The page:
Media counsel Harry Roque, however, had said they would file a motion for reconsideration.

Meanwhile, reporters of ABS-CBN also filed a writ an amparo asking the
government to reprimand government for their actions against the media
following the November 29 caper.

Lawyer Jose Manuel Diokno told that the
Supreme Court has yet to decide on the matter and that the Office of
the Solicitor General only filed its comment on the case last month.

The Commission on Human Rights, however, said in a report released last
September that officers violated the "human rights of liberty, security
of person and freedom from arbitrary arrest."

The Peninsula Manila: Swift recovery

Perhaps one of the biggest casualties of the incident is The Peninsula
Manila, where Trillanes and Lim held a press conference after their
walkout from the court, and sought refuge until they surrendered to

The standoff left the hotel with torn tablecloths, broken glass windows
and a damaged lobby. The Peninsula Manila, however, was able to recover
quickly from the shambles and resumed its operation in less than a week.

In an e-mail interview with, Mariano
Garchitorena, director for public relations of The Peninsula Manila,
said that the incident had a “negative impact” on their business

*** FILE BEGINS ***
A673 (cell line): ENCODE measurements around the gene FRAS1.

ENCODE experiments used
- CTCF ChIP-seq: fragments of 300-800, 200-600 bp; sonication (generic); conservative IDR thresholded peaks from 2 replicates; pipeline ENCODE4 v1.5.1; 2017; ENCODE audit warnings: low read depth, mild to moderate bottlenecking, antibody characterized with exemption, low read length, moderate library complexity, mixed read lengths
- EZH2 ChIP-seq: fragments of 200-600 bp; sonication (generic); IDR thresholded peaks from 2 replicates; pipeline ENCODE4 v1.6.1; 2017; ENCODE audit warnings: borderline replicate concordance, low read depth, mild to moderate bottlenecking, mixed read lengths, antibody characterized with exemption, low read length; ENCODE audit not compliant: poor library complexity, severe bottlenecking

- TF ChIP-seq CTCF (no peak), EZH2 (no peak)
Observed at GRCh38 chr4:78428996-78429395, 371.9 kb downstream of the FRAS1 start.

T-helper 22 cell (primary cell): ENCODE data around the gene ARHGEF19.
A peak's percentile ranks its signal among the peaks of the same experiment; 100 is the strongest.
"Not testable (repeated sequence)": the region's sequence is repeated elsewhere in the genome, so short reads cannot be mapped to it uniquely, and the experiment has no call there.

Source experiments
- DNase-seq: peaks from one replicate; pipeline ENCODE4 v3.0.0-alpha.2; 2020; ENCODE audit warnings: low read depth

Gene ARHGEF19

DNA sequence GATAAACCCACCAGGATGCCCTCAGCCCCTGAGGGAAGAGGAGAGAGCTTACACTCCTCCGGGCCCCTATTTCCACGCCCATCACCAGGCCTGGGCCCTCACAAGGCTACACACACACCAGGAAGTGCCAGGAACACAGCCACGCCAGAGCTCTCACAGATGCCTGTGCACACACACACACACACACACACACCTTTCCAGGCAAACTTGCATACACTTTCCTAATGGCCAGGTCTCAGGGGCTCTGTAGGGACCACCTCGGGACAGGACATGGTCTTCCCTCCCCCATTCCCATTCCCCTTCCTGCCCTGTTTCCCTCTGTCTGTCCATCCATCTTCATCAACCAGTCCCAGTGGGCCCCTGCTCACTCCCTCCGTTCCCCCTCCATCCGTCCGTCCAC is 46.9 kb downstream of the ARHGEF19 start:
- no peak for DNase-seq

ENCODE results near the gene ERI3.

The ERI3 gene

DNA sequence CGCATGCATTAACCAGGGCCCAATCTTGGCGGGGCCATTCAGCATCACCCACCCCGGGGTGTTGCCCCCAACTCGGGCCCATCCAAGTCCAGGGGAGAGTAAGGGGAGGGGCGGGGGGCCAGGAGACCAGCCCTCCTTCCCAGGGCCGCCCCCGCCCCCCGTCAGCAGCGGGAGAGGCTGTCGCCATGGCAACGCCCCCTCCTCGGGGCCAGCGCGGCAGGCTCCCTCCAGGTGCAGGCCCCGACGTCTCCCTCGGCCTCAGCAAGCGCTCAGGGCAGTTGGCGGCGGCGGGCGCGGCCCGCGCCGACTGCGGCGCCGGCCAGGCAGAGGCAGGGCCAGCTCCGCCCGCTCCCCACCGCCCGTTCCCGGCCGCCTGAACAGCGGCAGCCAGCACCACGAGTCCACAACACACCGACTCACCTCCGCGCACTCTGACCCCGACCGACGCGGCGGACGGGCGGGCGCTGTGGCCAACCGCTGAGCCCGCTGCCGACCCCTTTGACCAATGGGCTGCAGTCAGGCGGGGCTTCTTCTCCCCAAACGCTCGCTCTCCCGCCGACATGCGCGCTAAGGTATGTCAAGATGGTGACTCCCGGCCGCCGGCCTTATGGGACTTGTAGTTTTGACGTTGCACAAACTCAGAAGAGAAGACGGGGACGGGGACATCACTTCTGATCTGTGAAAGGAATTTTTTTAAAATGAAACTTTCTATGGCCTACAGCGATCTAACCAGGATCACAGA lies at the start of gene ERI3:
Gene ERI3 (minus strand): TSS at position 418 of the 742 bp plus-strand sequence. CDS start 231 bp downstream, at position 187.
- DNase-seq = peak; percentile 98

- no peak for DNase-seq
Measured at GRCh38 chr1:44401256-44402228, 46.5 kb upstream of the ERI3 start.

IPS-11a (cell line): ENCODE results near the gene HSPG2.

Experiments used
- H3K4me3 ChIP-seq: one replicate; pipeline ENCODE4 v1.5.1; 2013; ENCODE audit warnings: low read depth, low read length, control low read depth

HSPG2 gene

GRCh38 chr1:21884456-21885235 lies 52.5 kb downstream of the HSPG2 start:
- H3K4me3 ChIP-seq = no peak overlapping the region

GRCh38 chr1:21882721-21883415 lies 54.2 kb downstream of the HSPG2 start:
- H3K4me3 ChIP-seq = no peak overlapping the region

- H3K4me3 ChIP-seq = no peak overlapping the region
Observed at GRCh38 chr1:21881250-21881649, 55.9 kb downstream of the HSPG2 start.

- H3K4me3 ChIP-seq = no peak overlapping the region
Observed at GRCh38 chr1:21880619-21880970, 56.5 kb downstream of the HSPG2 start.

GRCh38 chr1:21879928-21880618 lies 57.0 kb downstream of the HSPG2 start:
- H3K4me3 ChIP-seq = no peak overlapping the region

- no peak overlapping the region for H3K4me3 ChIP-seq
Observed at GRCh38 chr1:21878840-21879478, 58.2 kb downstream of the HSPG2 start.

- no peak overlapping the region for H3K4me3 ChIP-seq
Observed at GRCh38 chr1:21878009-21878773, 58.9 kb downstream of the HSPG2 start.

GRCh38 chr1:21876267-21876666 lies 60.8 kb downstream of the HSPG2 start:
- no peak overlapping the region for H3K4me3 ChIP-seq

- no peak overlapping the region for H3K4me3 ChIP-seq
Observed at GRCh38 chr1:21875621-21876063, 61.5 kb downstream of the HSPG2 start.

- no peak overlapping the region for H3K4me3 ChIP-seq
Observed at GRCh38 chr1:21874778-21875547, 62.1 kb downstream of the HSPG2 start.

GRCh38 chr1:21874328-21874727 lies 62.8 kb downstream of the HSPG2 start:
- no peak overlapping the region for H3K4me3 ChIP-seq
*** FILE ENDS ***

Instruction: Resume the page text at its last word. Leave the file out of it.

although he did not provide further details on the effect of the siege
on the hotel’s revenue and number of visitors.

“Renovation work cost about P12 million,” Garchitorena told us adding
that the door at the hotel lobby, which was destroyed when armored
personnel carrier broke into it to allow the soldiers to go inside, was
re-opened in April 2008 or five months after the incident.

Asked if the hotel has any legal action as a result of the siege,
Garchitorena said the matter “continues to be under review.” The hotel
management, he adds, has also implemented more strict security measures
following the standoff.

“The Peninsula Manila has always had strict security measures in place,
even before the November 29 incident. However, existing hotel security
measures have been stepped up,” Garchitorena said. (

From Manila Pen to Bicutan: When the Media Became the Story
First Person: Protest, Surrender, and a Media Circus
Manila Pen Siege: Did the Media Err in Judgment?